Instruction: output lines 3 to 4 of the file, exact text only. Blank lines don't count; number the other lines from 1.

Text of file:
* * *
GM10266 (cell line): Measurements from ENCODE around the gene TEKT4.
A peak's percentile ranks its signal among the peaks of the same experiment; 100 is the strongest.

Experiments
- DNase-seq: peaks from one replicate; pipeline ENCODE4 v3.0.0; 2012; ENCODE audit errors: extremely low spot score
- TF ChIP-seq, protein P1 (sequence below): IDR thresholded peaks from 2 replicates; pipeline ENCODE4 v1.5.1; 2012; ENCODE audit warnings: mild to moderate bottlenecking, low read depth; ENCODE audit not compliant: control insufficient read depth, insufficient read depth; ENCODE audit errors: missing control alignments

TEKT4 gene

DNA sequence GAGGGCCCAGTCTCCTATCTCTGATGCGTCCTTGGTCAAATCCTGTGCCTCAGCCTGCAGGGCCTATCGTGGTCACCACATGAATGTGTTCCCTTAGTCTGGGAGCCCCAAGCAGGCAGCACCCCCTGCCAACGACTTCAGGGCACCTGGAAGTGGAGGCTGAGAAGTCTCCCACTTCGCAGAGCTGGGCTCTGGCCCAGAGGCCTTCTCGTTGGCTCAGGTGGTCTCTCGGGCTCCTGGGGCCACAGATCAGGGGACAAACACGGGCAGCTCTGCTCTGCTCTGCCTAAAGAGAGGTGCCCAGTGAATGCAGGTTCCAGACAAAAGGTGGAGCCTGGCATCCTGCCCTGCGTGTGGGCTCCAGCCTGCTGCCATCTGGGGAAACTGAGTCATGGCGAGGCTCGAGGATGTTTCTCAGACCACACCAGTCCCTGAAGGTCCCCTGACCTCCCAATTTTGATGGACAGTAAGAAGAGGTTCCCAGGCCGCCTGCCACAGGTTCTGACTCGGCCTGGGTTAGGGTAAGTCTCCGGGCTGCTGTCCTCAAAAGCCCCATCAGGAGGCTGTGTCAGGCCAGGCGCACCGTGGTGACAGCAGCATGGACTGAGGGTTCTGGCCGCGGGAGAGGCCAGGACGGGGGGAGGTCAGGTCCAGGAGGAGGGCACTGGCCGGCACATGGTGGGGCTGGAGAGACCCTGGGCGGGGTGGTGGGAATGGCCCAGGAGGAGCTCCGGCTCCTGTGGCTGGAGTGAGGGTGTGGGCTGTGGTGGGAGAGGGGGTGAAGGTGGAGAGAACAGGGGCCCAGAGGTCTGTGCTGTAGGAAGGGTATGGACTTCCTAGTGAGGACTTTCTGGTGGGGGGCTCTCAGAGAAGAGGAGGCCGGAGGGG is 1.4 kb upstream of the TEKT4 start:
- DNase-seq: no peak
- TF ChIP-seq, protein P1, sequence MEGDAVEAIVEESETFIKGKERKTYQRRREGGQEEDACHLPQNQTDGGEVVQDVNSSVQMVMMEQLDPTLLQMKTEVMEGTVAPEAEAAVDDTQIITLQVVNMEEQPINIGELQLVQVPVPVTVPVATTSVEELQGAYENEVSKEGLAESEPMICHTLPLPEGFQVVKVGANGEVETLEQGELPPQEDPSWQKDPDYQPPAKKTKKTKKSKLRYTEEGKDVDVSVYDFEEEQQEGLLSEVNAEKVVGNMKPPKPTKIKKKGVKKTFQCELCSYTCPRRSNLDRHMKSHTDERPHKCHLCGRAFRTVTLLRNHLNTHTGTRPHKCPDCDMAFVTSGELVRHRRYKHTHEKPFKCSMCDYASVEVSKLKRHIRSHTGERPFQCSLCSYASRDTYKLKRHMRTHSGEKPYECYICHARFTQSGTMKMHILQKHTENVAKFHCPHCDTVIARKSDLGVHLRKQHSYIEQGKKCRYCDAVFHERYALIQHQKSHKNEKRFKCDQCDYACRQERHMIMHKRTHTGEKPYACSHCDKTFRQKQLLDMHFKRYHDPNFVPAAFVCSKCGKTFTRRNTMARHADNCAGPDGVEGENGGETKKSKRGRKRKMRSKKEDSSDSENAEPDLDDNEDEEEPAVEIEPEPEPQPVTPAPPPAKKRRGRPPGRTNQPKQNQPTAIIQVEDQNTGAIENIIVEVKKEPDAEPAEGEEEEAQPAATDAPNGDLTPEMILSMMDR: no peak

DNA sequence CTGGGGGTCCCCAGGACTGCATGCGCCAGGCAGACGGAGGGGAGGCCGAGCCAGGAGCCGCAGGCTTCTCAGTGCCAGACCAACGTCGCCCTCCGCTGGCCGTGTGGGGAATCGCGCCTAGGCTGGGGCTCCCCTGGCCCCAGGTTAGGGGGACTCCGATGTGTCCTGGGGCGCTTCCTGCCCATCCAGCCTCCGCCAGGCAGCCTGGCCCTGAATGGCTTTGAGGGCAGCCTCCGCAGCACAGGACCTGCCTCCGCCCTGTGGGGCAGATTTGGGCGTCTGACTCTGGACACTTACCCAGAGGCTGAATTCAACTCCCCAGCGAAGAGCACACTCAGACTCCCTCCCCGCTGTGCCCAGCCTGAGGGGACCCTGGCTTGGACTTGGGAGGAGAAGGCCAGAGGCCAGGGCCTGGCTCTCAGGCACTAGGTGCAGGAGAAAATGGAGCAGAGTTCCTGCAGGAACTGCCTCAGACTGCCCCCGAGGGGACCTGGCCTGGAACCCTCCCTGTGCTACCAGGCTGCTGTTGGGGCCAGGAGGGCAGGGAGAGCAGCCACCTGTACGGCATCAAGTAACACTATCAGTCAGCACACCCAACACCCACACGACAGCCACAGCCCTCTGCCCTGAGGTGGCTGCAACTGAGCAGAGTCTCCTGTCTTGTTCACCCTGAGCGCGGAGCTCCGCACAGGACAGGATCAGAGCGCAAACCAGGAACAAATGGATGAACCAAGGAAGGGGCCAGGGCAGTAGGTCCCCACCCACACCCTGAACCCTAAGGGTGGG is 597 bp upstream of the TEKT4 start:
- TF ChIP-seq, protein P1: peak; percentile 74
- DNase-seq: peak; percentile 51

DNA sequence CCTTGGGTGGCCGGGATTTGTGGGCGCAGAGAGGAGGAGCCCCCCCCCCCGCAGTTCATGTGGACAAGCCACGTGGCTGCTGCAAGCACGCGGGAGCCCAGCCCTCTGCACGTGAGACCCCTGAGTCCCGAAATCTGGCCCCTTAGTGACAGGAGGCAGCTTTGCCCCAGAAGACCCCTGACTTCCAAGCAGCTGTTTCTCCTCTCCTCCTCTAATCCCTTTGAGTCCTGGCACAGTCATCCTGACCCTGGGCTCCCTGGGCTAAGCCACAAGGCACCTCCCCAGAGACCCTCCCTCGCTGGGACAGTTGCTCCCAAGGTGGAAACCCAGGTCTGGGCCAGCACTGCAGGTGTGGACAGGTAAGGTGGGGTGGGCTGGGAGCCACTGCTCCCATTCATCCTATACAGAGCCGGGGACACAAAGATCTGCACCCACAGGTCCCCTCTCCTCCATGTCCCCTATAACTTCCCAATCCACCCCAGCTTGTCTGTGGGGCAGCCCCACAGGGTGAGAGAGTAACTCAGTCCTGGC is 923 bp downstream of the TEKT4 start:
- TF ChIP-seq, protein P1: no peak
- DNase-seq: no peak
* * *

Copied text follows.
Experiments
- DNase-seq: peaks from one replicate; pipeline ENCODE4 v3.0.0; 2012; ENCODE audit errors: extremely low spot score